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C. Aubrey Smith
A wily D.A.(Brady) gets a 10 year conviction of a young 20 year old (Robert Graham)who he knows killed a man in self defense. Years later Brady becomes warden of the prison holding Graham. When Brady realizes that 6 years of working in the prison jute mill has pushed Graham to the breaking point, he gives him a chance- a new job as his valet. Graham responds well and earns the respect of both the warden and his beautiful daughter. Graham's mettle is put to the test when he stumbles onto a prison murder committed by his cell-mate. He must choose between the criminal code of silence and the warden's strong persuasion to reveal the killer. Written by
Gary Jackson <email@example.com>
In The Criminal Code the bywords of District Attorney Walter Huston is that where there is a crime, someone has to pay. Or if you can't do the time, don't do the crime as a later philosopher named Tony Baretta opined. And it's Huston's job to set the price when he prosecutes.
But Huston recognizes that young Phillips Holmes with a proper criminal defense attorney might do little time or even be acquitted. He smashed some poor guy's head in with a full bottle of bootleg hooch when he thought he was going for a gun. Still Holmes is convicted and he gets a ten year sentence.
Fast forward several years and Huston is no longer the District Attorney, he's now the warden of the prison that Holmes is incarcerated. Huston gives Holmes a chance and he makes him a trustee. Huston's daughter Constance Cummings even falls for Holmes.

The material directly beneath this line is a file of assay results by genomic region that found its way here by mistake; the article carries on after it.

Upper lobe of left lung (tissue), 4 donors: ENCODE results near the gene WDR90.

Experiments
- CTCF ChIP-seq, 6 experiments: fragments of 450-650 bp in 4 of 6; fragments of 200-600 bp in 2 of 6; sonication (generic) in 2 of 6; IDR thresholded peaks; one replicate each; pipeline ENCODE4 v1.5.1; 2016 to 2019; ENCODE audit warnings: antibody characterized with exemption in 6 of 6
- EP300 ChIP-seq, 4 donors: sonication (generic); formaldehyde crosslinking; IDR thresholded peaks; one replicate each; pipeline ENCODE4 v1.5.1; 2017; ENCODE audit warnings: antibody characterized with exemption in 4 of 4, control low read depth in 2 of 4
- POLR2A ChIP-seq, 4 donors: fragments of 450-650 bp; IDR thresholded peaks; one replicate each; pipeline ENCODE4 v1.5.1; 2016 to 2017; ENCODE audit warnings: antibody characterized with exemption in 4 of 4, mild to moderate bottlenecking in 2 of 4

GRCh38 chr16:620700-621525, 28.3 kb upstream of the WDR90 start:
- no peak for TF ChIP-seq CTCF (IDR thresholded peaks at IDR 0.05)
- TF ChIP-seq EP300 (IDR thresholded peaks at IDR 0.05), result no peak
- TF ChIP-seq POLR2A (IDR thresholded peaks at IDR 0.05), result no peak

But they have a different code among the convicts in prison and the biggest commandment is thou shalt not rat. When Boris Karloff does a particular rat in Holmes almost takes the fall for it because of that code.
The leads do a fine job in this, but the performances of Boris Karloff as the hardened convict and Clark Marshall as his victim really do stand out in The Criminal Code. Marshall especially, you can really feel his fear in his performance.
Beginning originally as a Broadway play, The Criminal Code was remade twice by Columbia Pictures, Harry Cohn not being one to let a good property go to waste. The two remakes are Penitentiary with Walter Connolly and John Howard and Convicted with Broderick Crawford and Glenn Ford.
The film holds up very well because the themes are eternal. Criminals have to pay the price when caught and rats are just as unpopular as ever.
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